Science & Management
NOAA Fisheries scientists continue to research improvements in how they model changes in the Atlantic albacore tuna populations and the impact of fishing on the resource. The Southwest Fisheries Science Center in California conducts research on Pacific albacore stocks to learn more about their biology and ecology to sustainably manage the resource.
Southwest Fisheries Science Center scientists work with the American Fishermen’s Research Foundation to develop monitoring programs and other research efforts to improve knowledge of the biology and migration of Pacific albacore stocks. In 2001, a project was developed to learn more about the migration habits of north Pacific albacore tuna. The goal is to understand the stock’s movements well enough to use them effectively in stock assessment modeling or when developing management guidelines. Tags are deployed off the United States West Coast, with a reward offer upon return of a tagged albacore. 504 electronic archival tags have been deployed, and only two recovered.
NOAA Fisheries and NOAA Fisheries’ Atlantic Highly Migratory Species (HMS) Division are responsible for managing the US Atlantic albacore tuna fishery under the authority of the Atlantic Tunas Convention Act and the Magnuson-Stevens Fishery Conservation and Management Act. Atlantic albacore tuna, along with other Atlantic HMS like sharks, swordfish, and other tuna species, are managed under the 2006 Consolidated Atlantic Highly Migratory Species Fishery Management Plan (FMP). Under the FMP, federal management regulations apply to all US states with the exception of Maine, Connecticut, and Mississippi. Among measures the FMP includes are permit requirements, time and area closures, and gear restrictions.
Albacore tuna are a highly migratory species that move between the jurisdiction of multiple nations as well as the high seas, and as such their management requires international cooperation. The United Nations Law of the Sea indicates that the management of HMS be carried out through Regional Fishery Management Organizations (RFMOs). RFMOs are the only legally mandated fishery management body on the high seas. The RFMO responsible for the management of Atlantic tunas, as well as other Atlantic HMS, is the International Commission for the Conservation of Atlantic Tunas (ICCAT). ICCAT is made up of 51 contracting parties including the United States, Canada, Japan, China, Russia, and the United Kingdom and is responsible for management of the three albacore stocks in the Atlantic: the North Atlantic, South Atlantic, and Mediterranean. ICCAT assesses the abundance of Atlantic albacore tuna and evaluates current and proposed harvest practices. All contracting parties must record and report catch and effort data which ICCAT then uses to set total allowable catch (TAC) limits. In the North Atlantic, ICCAT allocates TACs to the European Union, Taiwan, Venezuela, and the US while in the South Atlantic, albacore is managed under country-specific TACs. In 2009, ICCAT instituted a rebuilding plan for North Atlantic albacore with the goal of rebuilding albacore populations by 2019. Additional management measures include a vessel-monitoring program for large vessels (over 65 feet long) and bycatch mitigation measures. There is currently no albacore-specific recovery plan in place in the South Atlantic, but management measures are in place to aid in the tuna’s recovery. ICCAT conducts stock assessments for both the North and South Atlantic every four to six years. NOAA Fisheries uses conservation and management measures adopted by ICCAT, along with their own research, to set regulations for the US Atlantic albacore fishery.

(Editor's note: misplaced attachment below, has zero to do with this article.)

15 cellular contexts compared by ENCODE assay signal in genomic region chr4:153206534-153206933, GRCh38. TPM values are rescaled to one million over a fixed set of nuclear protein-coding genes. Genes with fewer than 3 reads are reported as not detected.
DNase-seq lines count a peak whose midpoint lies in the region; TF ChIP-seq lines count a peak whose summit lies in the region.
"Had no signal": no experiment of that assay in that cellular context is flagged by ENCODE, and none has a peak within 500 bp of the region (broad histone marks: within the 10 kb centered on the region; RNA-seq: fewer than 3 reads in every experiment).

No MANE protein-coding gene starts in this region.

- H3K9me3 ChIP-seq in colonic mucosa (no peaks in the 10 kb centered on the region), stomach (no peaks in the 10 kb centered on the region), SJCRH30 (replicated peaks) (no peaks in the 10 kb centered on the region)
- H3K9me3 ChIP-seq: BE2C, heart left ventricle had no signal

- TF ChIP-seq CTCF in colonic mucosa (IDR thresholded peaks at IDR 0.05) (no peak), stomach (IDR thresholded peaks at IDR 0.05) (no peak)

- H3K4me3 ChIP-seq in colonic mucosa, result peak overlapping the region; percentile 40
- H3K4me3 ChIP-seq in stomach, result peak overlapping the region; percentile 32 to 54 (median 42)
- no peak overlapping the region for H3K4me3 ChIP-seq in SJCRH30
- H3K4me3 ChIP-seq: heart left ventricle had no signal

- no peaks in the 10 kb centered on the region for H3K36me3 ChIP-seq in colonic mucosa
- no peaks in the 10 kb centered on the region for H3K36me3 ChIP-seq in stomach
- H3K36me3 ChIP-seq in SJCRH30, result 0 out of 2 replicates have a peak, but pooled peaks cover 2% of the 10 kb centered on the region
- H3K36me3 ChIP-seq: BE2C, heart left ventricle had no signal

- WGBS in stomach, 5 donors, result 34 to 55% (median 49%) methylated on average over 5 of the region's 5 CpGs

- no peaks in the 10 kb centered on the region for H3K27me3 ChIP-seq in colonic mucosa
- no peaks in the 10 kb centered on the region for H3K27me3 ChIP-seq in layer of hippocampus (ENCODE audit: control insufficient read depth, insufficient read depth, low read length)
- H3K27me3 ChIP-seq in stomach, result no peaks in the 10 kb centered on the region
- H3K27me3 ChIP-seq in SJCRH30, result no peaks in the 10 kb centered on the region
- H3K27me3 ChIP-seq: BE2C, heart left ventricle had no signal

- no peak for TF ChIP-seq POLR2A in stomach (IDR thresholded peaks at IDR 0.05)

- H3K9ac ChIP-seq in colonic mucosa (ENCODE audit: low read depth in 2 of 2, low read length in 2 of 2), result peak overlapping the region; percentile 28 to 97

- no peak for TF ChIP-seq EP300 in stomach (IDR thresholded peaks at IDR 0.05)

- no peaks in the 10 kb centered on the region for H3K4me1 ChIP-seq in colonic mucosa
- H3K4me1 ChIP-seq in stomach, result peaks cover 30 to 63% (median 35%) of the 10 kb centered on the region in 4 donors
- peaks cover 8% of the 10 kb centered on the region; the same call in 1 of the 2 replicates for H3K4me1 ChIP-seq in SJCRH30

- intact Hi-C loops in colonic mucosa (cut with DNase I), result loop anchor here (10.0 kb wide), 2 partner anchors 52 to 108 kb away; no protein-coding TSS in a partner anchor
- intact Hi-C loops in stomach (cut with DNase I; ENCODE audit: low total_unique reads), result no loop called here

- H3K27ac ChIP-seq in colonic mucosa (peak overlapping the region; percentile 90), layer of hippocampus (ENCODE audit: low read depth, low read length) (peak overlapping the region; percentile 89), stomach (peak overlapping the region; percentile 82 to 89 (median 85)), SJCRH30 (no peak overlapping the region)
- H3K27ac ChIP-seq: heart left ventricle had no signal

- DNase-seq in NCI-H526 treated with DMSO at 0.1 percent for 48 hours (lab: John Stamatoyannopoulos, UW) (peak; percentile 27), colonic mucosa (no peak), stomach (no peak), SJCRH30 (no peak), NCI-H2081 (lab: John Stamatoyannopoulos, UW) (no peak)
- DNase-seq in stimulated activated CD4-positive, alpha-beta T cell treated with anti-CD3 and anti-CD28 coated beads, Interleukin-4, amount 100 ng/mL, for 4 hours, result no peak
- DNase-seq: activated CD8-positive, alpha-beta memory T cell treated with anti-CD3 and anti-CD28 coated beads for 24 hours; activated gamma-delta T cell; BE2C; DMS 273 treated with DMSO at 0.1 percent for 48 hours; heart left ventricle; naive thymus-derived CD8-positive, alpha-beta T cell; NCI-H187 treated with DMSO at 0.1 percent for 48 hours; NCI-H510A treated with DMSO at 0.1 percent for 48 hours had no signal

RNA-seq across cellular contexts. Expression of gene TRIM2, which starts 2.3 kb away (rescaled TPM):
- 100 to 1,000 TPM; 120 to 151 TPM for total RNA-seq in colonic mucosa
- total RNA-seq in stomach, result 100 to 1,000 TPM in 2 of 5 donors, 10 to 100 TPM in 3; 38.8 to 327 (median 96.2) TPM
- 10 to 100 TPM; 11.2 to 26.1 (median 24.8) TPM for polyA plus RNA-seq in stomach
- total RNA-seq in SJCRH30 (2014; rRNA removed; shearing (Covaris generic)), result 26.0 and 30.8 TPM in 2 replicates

NOAA Fisheries and the Pacific Fishery Management Council manage the albacore tuna fishery on the US West Coast under the Fishery Management Plan (FMP) for US West Coast Fisheries for Highly Migratory Species. In Hawaii and the US Pacific Island territories, NOAA Fisheries and the Western Pacific Fishery Management Council manage the albacore tuna fishery in the US Pacific under the Fishery Ecosystem Plan for Pelagic Fisheries of the Western Pacific. These plans are similar in that both set permit requirements, gear restrictions to minimize bycatch, and documentation and reporting requirements for catch.
Like their Atlantic counterparts, Pacific albacore tuna are highly migratory, cross international boundaries and the high seas, and are fished by many nations. As such, their management also requires international cooperation. In the North and South Pacific, albacore, along with other tuna and HMS, are managed by two RFMOs: the Inter-American Tropical Tuna Commission (IATTC) in the Eastern Pacific Ocean and the Western and Central Pacific Fisheries Commission (WCPFC) which is the RFMO in charge of managing the international and high seas albacore fishery in the Western Central Pacific Ocean. IATTC is composed of over 20 different nations including the United States, Canada, China, Belize, Costa Rica, and Mexico while the WCPFC is composed of over 25 member countries including Australia, China, New Zealand, Indonesia, Japan, France, the United States, and the Republic of Korea. Both RFMOs are responsible for setting management and compliance measures that all participating member nations must adhere to. There are relatively few albacore- specific management measures in place in the North Pacific; however, both RFMOs do work to maintain current harvest levels (average effort between 2002 and 2004) and the species is regularly monitored and assessed in the North Pacific. As of 2017, the majority of North Pacific albacore was caught using longline gear (39 percent) followed by pole and line gear (36 percent). Longline use; however, has been on the decline since 1997. There are also few albacore-specific management measures in place in the South Pacific though the WCPFC has mandated that the number of fishing vessels cannot exceed 2005 levels or historical levels between 2000 and 2004. That vast majority (96 percent) of South Pacific albacore are caught using longline gear (as of 2017). Neither the North nor South Pacific stocks are overfished or subject to overfishing. NOAA, along with the US Department of State, works domestically to implement any conservation measures set forth by the IATTC and WCPFC.